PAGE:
The spring semester is finished for students of SCI-Arc, but it has already been a busy summer for EDGE and Fiction and Entertainment Coordinator Liam Young. He has finished a number of films that, similar to the work he organizes for SCI-Arc students in fiction and entertainment design studios, use film as a form of architectural storytelling.
“Like a Trojan horse, we insert architectural ideas into popular mediums from film to video games to documentary, to expose new audiences to architectural and urban discussions.” Young explains. “The idea is that we can parasitically occupy the entertainment industry and explore it as a site to embed and share critical ideas about our city. Some people may be swept up in the discourse around what their cities are becoming, others may take away something more subliminal, while some may not see it at all—but the ideas are still there, and hopefully they leak into general culture in some way.”
At the Arthur Ross Architecture Gallery of Columbia University’s Graduate School of Architecture and Planning, (GSAPP), Young showed three new short films in a solo show organized by Irene Sunwoo, Columbia GSAPP director of exhibitions, and Adam Bandler, assistant director of exhibitions. Each film probes the technological implications of architecture and planning’s role in the creation of environments.
Young directed all three films in the exhibition. In the Robot Skies (2016) is the first narrative short film shot entirely by drones with cameras programmed with specific cinematic rules and behaviors. It tells the love story of two teenagers who communicate via a hacked drone from the digital confines of their own council estate tower block in London. Where the City Can’t See (2016) is the first fiction film shot entirely through laser scanning technology, and follows a group of young factory workers through a night out in a driverless taxi. Set in the fictional Detroit Economic Zone (DEZ). The time is a not-too-distant future where Google maps, urban management systems, and CCTV surveillance are mapping, and ruling, our cities. Renderlands (2017), a mixed reality film set in the outsourced video game companies and render farms of India, tells the story of a digital renderer who has fallen in love with one of his animated actor creations. Using VFX movie models and 3D game asset remnants of cancelled production jobs, the main character constructs a dream city for his romantic fantasy, presenting a contemporary utopia of demolished landmarks, drowned streetscapes, alien invasions, and synthetic actors.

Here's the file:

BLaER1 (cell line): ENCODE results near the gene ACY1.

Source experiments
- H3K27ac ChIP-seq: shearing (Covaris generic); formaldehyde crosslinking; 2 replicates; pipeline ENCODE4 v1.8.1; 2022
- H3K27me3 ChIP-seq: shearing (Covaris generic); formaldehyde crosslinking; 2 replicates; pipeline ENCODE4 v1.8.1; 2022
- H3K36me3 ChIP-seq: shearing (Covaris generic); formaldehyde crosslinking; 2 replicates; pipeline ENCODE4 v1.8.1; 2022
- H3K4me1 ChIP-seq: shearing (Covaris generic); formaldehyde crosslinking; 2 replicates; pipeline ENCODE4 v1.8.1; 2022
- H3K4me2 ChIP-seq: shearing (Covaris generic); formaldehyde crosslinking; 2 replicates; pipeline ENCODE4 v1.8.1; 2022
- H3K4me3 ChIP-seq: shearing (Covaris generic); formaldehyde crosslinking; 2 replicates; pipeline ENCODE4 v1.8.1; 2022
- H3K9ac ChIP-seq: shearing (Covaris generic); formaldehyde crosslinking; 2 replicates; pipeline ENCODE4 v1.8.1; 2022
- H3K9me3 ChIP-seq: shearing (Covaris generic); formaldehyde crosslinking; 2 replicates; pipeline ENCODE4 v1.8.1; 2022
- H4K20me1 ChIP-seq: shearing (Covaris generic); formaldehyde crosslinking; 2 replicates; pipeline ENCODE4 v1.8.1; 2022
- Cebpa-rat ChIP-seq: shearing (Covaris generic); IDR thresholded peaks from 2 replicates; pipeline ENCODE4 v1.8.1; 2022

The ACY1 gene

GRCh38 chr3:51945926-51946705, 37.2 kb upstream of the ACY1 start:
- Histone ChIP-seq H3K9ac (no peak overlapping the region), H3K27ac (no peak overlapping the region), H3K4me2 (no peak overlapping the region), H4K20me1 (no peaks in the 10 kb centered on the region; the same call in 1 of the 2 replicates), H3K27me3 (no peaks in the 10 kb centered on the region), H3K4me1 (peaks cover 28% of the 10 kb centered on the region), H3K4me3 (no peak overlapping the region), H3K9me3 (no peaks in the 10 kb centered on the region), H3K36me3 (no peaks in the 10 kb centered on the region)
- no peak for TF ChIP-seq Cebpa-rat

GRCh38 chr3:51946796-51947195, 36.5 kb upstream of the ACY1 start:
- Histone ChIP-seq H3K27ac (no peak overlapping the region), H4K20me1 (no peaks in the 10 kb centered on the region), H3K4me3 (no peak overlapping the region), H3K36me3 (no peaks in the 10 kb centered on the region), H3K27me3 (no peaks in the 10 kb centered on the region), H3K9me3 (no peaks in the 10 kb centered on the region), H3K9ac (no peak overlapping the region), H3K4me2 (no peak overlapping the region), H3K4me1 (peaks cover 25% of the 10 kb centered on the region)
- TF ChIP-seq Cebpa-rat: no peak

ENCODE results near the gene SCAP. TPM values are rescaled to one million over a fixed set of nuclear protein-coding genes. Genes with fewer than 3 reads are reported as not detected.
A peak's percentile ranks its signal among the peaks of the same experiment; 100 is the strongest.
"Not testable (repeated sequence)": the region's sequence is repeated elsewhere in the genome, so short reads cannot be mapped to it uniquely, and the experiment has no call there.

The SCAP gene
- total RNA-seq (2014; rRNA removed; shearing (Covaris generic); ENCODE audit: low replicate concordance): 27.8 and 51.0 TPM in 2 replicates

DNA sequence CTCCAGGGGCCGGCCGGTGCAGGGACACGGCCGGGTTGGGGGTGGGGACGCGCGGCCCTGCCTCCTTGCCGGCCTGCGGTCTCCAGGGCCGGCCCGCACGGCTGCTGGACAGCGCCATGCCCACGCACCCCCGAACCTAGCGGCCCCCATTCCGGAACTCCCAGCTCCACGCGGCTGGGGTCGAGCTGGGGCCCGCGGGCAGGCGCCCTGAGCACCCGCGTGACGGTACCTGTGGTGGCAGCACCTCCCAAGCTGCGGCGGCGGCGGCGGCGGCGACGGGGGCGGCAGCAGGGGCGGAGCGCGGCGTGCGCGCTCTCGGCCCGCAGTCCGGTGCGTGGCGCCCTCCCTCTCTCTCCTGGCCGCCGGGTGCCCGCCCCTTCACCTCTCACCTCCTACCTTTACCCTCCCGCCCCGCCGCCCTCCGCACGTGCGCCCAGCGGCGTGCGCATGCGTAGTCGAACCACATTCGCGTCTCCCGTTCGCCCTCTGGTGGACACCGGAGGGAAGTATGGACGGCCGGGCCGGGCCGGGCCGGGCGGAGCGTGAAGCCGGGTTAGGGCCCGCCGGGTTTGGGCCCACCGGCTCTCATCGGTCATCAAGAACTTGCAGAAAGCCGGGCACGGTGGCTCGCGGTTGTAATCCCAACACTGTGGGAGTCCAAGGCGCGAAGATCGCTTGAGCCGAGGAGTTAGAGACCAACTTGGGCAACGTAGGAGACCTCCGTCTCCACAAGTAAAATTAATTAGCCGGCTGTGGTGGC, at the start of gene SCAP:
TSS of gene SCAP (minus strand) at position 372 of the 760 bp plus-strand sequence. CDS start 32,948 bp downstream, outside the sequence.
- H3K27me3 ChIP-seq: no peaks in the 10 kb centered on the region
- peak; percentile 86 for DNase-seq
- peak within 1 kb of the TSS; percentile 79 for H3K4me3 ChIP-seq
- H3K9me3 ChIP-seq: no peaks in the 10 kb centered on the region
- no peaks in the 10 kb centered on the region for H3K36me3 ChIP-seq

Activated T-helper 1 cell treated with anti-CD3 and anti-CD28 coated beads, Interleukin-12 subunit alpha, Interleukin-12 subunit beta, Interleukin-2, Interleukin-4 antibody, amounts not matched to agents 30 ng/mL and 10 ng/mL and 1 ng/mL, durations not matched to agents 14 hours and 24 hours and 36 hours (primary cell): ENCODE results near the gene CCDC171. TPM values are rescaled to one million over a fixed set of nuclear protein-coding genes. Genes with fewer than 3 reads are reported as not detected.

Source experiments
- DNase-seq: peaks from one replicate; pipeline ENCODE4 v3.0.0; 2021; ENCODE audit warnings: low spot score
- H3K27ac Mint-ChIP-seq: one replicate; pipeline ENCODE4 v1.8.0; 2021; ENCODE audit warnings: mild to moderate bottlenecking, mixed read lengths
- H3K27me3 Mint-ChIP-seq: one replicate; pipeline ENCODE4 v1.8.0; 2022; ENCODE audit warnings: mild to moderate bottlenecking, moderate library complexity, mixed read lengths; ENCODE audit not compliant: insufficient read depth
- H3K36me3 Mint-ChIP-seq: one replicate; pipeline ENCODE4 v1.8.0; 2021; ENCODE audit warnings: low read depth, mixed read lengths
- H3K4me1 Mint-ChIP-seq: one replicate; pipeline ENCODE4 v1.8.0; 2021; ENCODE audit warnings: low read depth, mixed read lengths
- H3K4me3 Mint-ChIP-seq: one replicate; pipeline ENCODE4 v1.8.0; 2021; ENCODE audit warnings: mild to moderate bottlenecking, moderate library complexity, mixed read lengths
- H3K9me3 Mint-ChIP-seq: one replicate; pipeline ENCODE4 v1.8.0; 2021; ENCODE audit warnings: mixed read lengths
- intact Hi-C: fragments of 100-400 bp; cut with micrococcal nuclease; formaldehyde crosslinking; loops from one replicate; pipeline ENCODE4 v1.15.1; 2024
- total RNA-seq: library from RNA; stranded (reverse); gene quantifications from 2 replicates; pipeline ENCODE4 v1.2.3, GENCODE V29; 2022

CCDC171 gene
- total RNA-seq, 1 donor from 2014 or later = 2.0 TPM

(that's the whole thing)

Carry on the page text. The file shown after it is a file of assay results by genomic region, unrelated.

In Athens, Greece, Young organized a think tank for science fiction authors, visual artists, directors, photographers and architects to meet and collaborate for three days at the The Diplareios School of the Onassis Cultural Centre. The group, including science fiction writer Bruce Sterling, technologist James Bridle and Guardian tech writer Leigh Alexander, wrote a series of dialogues and short stories following inhabitants of a single apartment building in a future vision of the city, which was then animated into a short film. The camera drifts from room to room; viewers eavesdrop on the lives of future residents and, through their stories, give viewers an idea of what technology such as drones and systems like AirBNB are changing the contemporary urban fabric.
“It’s the idea of trying to use film as a space in which to prototype new cultural responses to emerging technologies, which is something all my students in SCI-Arc programs also aim to do,” Young says. “The role of architects is to tell stories about how cities are changing significantly, and film is a really powerful way to communicate that.”